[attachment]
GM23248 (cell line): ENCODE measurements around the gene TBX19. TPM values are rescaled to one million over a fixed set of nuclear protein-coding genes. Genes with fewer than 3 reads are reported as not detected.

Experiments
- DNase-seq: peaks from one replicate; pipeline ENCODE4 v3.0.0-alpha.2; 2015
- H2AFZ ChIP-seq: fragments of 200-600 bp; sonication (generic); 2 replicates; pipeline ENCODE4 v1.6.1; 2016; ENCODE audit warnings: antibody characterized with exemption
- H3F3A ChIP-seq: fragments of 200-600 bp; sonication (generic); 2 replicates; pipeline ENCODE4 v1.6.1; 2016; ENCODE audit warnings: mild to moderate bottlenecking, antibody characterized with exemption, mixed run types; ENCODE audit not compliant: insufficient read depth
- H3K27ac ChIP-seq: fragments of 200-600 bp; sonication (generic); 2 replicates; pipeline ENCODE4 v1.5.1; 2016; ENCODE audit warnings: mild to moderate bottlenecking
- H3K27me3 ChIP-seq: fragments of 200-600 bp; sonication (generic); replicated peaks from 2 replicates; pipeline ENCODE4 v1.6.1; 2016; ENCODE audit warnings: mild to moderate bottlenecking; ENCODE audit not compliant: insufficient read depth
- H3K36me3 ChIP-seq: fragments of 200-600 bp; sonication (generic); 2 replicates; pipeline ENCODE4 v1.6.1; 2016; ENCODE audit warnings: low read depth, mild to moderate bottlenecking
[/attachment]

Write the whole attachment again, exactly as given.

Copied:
GM23248 (cell line): ENCODE measurements around the gene TBX19. TPM values are rescaled to one million over a fixed set of nuclear protein-coding genes. Genes with fewer than 3 reads are reported as not detected.

Experiments
- DNase-seq: peaks from one replicate; pipeline ENCODE4 v3.0.0-alpha.2; 2015
- H2AFZ ChIP-seq: fragments of 200-600 bp; sonication (generic); 2 replicates; pipeline ENCODE4 v1.6.1; 2016; ENCODE audit warnings: antibody characterized with exemption
- H3F3A ChIP-seq: fragments of 200-600 bp; sonication (generic); 2 replicates; pipeline ENCODE4 v1.6.1; 2016; ENCODE audit warnings: mild to moderate bottlenecking, antibody characterized with exemption, mixed run types; ENCODE audit not compliant: insufficient read depth
- H3K27ac ChIP-seq: fragments of 200-600 bp; sonication (generic); 2 replicates; pipeline ENCODE4 v1.5.1; 2016; ENCODE audit warnings: mild to moderate bottlenecking
- H3K27me3 ChIP-seq: fragments of 200-600 bp; sonication (generic); replicated peaks from 2 replicates; pipeline ENCODE4 v1.6.1; 2016; ENCODE audit warnings: mild to moderate bottlenecking; ENCODE audit not compliant: insufficient read depth
- H3K36me3 ChIP-seq: fragments of 200-600 bp; sonication (generic); 2 replicates; pipeline ENCODE4 v1.6.1; 2016; ENCODE audit warnings: low read depth, mild to moderate bottlenecking